Wednesday, June 08, 2005

pre-built mock classes?

There is a (relatively) widely used technique in unit testing, called mock objects. There is even a pMock library which provides a Mock class for a Python environment.

 

Given the "duck typing" nature of the Python itself, it's pretty trivial to build mocks without using any pre-built libraries. What is less trivial and potentially more worthwhile is to have a library of “stock” mock objects.

 

For instance, I found myself re-implementing ConnectionStub class again and again for different projects. And there is no shortage of other good candidates as well: socket, web request/response, thread objects, etc. Someone on a Python mailing list asks whether anyone implemented a mock filesystem interface, for example.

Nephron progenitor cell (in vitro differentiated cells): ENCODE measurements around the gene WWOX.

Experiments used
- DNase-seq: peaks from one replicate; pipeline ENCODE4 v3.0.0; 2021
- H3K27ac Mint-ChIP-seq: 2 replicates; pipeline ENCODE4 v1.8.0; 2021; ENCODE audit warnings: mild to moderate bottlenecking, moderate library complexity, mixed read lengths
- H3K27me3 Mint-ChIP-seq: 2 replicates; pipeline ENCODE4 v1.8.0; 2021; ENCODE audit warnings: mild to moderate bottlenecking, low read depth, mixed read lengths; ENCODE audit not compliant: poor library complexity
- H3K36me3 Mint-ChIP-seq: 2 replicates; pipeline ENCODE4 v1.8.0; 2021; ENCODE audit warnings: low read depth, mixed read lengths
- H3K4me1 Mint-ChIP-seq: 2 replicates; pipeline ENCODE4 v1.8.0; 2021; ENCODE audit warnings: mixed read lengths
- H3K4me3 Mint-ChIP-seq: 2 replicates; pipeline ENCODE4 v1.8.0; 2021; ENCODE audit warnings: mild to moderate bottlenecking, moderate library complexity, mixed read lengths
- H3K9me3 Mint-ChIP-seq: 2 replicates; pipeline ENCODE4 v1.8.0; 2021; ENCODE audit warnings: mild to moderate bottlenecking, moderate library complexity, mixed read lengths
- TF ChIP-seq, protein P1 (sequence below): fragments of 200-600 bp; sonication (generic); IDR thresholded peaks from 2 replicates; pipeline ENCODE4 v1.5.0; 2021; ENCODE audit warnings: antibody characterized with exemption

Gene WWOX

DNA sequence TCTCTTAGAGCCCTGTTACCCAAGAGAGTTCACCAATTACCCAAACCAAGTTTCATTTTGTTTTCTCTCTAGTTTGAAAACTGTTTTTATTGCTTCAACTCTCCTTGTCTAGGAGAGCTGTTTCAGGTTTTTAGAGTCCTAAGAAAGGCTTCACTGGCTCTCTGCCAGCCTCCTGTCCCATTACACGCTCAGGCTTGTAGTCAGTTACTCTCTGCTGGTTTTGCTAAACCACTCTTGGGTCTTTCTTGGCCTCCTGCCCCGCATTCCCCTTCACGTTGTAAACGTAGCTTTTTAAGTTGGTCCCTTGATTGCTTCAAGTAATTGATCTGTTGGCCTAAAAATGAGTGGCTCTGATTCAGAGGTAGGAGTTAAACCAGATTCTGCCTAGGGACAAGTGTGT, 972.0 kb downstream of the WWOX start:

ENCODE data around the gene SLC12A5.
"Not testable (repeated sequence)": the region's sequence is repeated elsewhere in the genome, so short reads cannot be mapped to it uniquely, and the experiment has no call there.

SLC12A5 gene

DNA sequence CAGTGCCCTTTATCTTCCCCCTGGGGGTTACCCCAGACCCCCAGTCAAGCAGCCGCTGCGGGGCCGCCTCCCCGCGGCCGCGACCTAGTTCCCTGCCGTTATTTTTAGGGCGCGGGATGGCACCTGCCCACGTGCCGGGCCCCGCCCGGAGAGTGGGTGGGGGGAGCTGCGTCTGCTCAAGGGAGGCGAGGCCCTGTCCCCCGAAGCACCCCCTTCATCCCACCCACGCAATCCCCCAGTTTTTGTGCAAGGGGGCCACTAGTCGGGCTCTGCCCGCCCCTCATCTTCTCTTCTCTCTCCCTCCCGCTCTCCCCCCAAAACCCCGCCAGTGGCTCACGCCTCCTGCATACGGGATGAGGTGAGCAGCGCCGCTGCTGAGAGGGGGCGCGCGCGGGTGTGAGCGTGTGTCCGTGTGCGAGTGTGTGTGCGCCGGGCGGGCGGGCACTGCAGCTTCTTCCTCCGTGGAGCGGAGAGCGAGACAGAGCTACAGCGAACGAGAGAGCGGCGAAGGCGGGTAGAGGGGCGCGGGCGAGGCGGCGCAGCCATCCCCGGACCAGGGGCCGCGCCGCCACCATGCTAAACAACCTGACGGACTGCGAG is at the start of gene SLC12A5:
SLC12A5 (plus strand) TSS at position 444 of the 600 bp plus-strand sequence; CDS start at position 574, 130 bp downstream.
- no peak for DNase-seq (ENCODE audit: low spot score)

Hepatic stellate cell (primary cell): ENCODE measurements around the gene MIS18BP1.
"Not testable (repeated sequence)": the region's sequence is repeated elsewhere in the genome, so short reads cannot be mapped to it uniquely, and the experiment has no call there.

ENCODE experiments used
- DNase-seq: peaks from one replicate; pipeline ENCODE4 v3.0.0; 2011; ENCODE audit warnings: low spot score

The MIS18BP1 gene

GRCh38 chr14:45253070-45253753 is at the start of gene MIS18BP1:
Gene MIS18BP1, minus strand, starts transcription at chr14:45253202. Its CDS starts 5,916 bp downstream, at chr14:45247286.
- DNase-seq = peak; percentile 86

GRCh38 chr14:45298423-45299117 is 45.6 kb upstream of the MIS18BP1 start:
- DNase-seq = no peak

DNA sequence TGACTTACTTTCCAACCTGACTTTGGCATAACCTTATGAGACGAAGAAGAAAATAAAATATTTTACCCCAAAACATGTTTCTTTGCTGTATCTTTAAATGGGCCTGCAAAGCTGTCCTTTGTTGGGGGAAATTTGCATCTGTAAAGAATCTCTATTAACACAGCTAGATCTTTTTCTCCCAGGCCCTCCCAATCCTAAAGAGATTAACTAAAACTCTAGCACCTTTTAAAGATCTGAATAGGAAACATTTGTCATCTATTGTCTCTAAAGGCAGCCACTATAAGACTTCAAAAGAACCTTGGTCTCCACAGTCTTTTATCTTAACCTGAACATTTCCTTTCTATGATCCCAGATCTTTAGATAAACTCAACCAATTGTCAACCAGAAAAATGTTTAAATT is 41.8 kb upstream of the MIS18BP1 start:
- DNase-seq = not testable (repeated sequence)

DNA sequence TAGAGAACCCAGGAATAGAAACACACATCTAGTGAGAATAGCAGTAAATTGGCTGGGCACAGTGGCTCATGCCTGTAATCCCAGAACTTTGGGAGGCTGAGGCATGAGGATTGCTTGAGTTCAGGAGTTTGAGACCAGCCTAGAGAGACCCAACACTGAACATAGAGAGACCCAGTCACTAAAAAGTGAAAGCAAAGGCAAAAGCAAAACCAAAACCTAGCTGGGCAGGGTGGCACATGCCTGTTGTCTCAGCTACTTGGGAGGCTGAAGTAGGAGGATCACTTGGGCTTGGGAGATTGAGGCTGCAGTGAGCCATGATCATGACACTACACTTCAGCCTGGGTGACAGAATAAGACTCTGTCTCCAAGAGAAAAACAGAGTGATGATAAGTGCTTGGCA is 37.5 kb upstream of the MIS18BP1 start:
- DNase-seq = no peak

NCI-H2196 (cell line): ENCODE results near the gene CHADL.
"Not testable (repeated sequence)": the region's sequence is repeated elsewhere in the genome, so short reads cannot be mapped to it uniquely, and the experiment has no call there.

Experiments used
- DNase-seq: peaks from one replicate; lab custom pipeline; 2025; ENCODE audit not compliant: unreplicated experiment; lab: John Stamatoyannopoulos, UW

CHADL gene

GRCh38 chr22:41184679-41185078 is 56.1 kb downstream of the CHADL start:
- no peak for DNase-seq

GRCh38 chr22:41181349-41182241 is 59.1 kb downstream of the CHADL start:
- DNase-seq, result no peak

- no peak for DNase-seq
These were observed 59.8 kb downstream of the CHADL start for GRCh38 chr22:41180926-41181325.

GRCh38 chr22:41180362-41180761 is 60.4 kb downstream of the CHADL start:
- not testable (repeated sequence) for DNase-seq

Having a library of such mock classes, realizing widely-used and “heavy” interfaces may be a good idea.

 

The only real problem I can think of is whether it’s possible to make these mocks generic enough. Mocks often contain some (application-specific) hard-coded rules and data to realize desired behavior. For instance, socket mock may fail when user attempts to write a “foobar” string – and unit test will use this to check how code handle these kind of errors. These rules may be generalized but it may lead to mock classes becoming unwieldy.

 

Even keeping this problem in mind, it’s still a reasonable idea for a library, but obviously I’m biased.

 

What do you think?